We have a wildly inexpensive 2002 Kia Sedona minivan. It served us well, but it has clearly seen better days and, since we’ve upgraded to a newer Honda Odyssey, I decided that the Kia would be the perfect guinea pig to test the internet rumor that bug repellent can clean your yellowed headlights. If it didn’t work, no big deal. But, if it did work, all the better!
Be cautious! This is a low-cost and imperfect solution to yellow headlights. Deet can and will damage the clearcoat on your paint if it comes into somewhat prolonged contact. This is more of a short-term solution for situations like passing an automotive inspection! We don’t suggest trying this method.
The key to this is using a bug repellent with deet. The best we’ve found is Off! Deep Woods. To begin, spray the repellent onto a disposable cloth or paper towels. Do not spray the repellent directly onto the headlight as the over-spray will come into contact with your paint and accelerate the weathering process! Carefully wipe the headlight taking care not to touch the surrounding paint on the vehicle body panels.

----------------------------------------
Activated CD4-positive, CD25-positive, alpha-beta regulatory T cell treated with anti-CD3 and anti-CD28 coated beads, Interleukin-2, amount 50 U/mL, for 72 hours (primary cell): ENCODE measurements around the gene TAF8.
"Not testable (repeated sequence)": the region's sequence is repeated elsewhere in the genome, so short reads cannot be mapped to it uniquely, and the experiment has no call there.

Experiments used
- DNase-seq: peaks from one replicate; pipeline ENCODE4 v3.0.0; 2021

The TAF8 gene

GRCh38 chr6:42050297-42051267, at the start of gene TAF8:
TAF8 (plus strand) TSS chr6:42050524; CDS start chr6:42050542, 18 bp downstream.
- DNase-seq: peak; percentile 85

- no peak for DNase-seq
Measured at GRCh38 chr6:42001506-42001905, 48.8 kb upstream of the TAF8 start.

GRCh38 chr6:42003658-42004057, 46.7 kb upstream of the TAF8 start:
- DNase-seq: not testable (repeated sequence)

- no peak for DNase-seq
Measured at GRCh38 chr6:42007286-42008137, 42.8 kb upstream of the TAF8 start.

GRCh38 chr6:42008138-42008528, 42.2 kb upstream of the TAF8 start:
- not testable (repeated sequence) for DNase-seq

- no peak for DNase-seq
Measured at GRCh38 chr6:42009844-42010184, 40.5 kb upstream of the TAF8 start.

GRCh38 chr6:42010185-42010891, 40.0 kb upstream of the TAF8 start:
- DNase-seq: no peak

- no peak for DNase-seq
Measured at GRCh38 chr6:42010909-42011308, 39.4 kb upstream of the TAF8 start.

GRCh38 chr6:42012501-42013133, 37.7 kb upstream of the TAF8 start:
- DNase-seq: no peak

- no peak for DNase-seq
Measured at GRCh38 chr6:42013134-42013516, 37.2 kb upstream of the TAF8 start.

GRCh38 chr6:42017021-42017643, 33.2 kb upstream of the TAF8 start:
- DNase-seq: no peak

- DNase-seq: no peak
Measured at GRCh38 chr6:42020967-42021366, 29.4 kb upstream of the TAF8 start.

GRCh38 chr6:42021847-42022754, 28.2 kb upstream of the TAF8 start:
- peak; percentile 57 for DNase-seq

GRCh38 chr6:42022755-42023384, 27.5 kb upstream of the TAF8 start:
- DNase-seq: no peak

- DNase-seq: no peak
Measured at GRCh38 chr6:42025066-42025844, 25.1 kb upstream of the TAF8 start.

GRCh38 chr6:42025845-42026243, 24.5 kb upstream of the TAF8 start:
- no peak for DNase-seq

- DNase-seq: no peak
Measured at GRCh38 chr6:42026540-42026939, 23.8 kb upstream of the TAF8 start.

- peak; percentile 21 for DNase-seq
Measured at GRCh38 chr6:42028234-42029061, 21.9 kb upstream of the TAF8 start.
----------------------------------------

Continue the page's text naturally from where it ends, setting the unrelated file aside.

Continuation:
As you can see below, I did not follow my own advice, because I do not care.
Surprisingly, it did work, although it probably will not last! The difference was actually noticeable. The reason this works is because the surface of your plastic actually melts slightly from a chemical reaction with the deet. Yes, the repellent is technically damaging your headlight. Additionally, the deet will eventually wash away from your headlight and come into contact with your painted surfaces.
For your edification, below is a close-up of the headlight before and after being “cleaned” with Off! Deep Woods.
Again, while this method does work, we would never recommend it. Purchasing a headlight restoration kit from your local auto parts store is a vastly superior and longer-lasting solution!